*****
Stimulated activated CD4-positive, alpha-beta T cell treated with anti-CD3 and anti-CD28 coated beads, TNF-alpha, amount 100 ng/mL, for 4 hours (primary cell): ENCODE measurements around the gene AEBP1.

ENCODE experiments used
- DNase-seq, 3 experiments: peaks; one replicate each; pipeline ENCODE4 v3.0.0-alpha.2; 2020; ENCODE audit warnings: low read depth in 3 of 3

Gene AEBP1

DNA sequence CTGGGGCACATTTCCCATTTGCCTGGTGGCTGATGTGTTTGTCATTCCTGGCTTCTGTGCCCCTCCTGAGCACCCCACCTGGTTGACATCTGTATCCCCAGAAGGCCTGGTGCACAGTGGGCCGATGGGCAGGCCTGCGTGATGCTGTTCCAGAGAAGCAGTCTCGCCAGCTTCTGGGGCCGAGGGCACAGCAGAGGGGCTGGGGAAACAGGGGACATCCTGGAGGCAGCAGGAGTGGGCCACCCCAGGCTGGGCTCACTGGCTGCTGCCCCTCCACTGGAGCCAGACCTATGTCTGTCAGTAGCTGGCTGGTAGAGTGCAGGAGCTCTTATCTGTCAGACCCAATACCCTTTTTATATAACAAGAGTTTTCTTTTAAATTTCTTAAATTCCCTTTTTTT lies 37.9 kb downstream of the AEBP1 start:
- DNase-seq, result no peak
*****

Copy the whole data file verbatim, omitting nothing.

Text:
Stimulated activated CD4-positive, alpha-beta T cell treated with anti-CD3 and anti-CD28 coated beads, TNF-alpha, amount 100 ng/mL, for 4 hours (primary cell): ENCODE measurements around the gene AEBP1.

ENCODE experiments used
- DNase-seq, 3 experiments: peaks; one replicate each; pipeline ENCODE4 v3.0.0-alpha.2; 2020; ENCODE audit warnings: low read depth in 3 of 3

Gene AEBP1

DNA sequence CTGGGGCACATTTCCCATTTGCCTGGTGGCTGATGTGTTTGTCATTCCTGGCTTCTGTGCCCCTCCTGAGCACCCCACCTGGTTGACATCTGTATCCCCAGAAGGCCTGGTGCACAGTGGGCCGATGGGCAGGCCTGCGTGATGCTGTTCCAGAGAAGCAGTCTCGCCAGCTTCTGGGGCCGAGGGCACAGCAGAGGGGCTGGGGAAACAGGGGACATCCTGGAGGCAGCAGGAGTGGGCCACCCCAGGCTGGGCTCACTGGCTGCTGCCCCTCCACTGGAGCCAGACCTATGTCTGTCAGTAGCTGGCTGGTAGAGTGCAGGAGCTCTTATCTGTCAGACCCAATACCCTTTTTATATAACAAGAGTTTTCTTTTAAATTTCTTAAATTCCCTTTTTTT lies 37.9 kb downstream of the AEBP1 start:
- DNase-seq, result no peak